NeurIPS 2020

Network Diffusions via Neural Mean-Field Dynamics

Meta Review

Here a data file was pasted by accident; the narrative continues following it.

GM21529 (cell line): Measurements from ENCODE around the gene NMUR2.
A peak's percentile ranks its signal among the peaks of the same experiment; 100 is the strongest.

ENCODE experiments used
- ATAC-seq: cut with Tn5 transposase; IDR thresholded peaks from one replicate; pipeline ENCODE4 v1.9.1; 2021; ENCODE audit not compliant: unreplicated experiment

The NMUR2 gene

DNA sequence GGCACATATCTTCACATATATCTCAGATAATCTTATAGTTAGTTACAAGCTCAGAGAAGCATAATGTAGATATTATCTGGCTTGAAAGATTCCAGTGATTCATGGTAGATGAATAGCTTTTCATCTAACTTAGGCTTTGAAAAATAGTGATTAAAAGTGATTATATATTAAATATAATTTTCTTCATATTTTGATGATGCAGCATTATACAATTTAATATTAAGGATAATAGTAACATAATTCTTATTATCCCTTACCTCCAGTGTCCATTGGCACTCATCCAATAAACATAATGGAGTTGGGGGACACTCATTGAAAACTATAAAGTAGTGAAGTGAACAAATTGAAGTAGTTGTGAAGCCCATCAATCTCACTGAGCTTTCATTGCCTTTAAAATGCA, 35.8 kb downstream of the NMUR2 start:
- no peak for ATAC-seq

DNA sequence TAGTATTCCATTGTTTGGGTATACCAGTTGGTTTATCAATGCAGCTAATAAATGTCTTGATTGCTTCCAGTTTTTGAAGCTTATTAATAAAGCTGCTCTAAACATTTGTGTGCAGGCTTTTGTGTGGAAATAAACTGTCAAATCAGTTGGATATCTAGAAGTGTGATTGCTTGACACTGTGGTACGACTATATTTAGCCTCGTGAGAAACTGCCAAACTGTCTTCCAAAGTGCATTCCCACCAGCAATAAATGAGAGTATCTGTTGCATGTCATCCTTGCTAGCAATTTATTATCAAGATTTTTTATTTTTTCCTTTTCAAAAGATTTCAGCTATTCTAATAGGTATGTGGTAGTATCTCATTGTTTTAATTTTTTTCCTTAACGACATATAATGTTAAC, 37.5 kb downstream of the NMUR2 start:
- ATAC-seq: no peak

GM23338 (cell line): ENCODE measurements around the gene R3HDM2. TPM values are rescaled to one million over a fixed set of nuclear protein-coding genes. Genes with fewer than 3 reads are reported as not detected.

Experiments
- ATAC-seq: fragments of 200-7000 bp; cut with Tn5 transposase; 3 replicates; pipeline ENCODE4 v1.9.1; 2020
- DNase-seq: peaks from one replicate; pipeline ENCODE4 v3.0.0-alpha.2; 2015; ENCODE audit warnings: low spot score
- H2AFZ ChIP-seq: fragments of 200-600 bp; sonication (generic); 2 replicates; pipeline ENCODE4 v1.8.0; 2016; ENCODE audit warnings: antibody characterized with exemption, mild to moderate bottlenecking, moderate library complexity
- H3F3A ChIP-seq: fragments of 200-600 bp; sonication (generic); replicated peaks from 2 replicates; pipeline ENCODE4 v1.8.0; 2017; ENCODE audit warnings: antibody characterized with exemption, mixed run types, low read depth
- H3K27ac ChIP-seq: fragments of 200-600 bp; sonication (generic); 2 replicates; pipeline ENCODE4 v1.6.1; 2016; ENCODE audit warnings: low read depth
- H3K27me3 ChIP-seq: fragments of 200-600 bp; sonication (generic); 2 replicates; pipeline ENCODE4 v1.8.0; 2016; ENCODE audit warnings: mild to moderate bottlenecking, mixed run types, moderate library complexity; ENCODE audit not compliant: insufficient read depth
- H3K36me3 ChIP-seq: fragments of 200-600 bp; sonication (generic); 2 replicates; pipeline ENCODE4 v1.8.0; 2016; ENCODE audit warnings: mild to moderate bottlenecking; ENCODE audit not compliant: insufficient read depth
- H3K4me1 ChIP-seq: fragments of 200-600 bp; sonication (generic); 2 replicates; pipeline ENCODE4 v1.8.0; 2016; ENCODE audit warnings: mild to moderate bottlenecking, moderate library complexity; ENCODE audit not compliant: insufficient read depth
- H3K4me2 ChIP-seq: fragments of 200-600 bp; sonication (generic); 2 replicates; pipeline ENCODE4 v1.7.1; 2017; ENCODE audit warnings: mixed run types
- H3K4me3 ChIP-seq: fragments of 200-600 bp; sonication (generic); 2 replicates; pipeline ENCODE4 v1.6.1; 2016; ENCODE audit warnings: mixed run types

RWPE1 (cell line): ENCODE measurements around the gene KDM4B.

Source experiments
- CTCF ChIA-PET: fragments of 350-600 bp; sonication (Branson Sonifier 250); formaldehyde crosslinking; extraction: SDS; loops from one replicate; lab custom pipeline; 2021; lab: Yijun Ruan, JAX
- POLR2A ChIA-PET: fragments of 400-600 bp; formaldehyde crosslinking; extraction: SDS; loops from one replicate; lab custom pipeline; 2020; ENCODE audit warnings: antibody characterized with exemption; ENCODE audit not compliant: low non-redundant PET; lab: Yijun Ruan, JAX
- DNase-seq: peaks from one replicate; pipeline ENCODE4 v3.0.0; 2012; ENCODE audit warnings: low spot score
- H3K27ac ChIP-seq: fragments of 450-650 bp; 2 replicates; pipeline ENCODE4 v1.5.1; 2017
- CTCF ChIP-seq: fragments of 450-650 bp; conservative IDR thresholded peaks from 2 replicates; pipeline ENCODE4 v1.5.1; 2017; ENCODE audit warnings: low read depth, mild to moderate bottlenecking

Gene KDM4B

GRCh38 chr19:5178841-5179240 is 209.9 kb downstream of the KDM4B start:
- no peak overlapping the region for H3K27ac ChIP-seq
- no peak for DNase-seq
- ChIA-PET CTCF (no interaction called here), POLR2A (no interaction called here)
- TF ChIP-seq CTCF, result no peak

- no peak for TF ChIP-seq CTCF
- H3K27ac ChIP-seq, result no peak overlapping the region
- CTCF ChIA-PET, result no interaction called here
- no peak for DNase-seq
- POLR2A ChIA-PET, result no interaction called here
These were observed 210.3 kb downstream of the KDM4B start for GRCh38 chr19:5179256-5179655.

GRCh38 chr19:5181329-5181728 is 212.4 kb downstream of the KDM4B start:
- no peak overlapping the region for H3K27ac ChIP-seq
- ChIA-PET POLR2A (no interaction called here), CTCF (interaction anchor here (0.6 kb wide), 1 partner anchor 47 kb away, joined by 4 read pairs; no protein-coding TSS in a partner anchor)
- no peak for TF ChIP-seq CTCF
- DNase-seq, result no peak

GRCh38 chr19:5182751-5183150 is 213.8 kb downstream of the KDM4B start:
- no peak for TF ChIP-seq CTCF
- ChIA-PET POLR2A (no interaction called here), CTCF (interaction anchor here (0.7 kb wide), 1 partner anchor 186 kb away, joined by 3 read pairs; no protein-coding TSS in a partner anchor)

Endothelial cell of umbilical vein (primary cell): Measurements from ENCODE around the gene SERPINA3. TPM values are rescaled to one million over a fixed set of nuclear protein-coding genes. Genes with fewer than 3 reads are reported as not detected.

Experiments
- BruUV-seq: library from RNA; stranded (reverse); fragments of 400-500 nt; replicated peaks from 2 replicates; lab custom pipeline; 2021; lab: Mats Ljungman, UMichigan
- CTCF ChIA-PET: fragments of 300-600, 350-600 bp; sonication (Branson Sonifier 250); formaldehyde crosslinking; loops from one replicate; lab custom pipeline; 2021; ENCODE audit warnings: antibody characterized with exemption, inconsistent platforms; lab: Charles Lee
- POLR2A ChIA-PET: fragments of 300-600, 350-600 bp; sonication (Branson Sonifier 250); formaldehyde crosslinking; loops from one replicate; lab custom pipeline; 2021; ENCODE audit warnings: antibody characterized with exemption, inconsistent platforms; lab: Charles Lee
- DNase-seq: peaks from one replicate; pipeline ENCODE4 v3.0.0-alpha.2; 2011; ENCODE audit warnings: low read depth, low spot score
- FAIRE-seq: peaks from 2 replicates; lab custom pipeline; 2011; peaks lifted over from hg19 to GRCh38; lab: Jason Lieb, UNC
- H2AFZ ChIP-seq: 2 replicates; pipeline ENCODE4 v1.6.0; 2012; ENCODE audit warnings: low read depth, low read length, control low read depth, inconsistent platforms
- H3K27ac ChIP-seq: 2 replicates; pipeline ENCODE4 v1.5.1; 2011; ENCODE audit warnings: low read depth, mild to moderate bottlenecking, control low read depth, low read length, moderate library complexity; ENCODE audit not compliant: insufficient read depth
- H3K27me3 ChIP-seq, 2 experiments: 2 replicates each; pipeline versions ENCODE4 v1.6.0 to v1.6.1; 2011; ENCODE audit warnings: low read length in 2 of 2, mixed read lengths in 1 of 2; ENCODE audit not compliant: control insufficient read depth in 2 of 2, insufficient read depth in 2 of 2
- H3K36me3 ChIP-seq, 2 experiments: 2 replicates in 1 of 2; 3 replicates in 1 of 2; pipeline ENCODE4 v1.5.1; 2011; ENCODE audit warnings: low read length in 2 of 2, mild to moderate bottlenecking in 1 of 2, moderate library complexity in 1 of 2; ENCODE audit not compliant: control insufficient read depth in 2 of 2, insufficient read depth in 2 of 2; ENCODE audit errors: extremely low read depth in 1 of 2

The paper investigates how, in a diffusion process, the term accounting for the influence of the whole past, can be modelled in terms of temporal convolution and approximated via a recurrent neural network. The AC thinks that this topic is fully relevant to NeurIPS, and would be of utmost interest for an (admittedly small) fraction of the audience. However, the authors must make every effort to make their work accessible (even for statistical physicists; the Mori-Zwanzig fomalism is perhaps not as well known as the authors think, to say the least) and to thoroughly show how scalable the approach is compared to alternatives. The AC dearly hopes that the authors will invest in the pedagogical and writing efforts required to make their work known to the ML community. =========== Additional emergency review In this paper the authors predict an epidemic process on an unknown network by combining the Generalized Langevin equation (GLE) based on the Mori-Zwanzig formalism, together with deep learning. The context is typically the propagation of information (eg a tweet) on a social network, and the method assume fully observed cascade data, but not necessarily the network structure. This problem is difficult, especially if the network is not known. The originality of the approach lies in the combination of the GLE formalism which involves a memory kernel, with recurrent networks. The idea being to learn a stochastic equation which involves a vector of single node infection probabilities and where the effect of all the complex nodes interactions induced by the unknown network are encoded into the memory kernel thanks to the Mori-Zwanzig formalism. A crude approximation allows to learn the memory kernel in the form of a recurrent network from the data making the model easier to learn than a brute force LSTM based on cascade data. The latent state of the recurrent network is here simply obtained by applying a delay kernel to the previous configurations. Also the parameter learning of this model (i.e. the memory kernel and the underlying network parameters) is presented with an original point of view thanks to a reformulation in terms of an optimal control problem. I find some merit in establishing (i) a bridge between the seemingly far apart domains of stochastic differential equations and deep learning, (ii) a connection between parameter learning and optimal control which suggests some connection of the procedure with reinforcement learning; I found elegant the way the complexity of the process is summarized mainly in a delay kernel K(t-s, w) in (10) which then determines the latent state of the recurrent network. I found the numerical tests convincing, as they significantly and consistently improve on state of the art methods on various datasets to predict infected nodes but also to recover the network structure Albeit difficult to read because of the diversity of the material involved, I found this paper very interesting and stimulating. The approach seems quite general and possibly transferable to other types of processes, typically partially observed Markov processes. Remarks: I found a bit misleading the introduction of variables e_I in (5) since closed form and simpler equations can be obtained only in terms of variables x_I(t)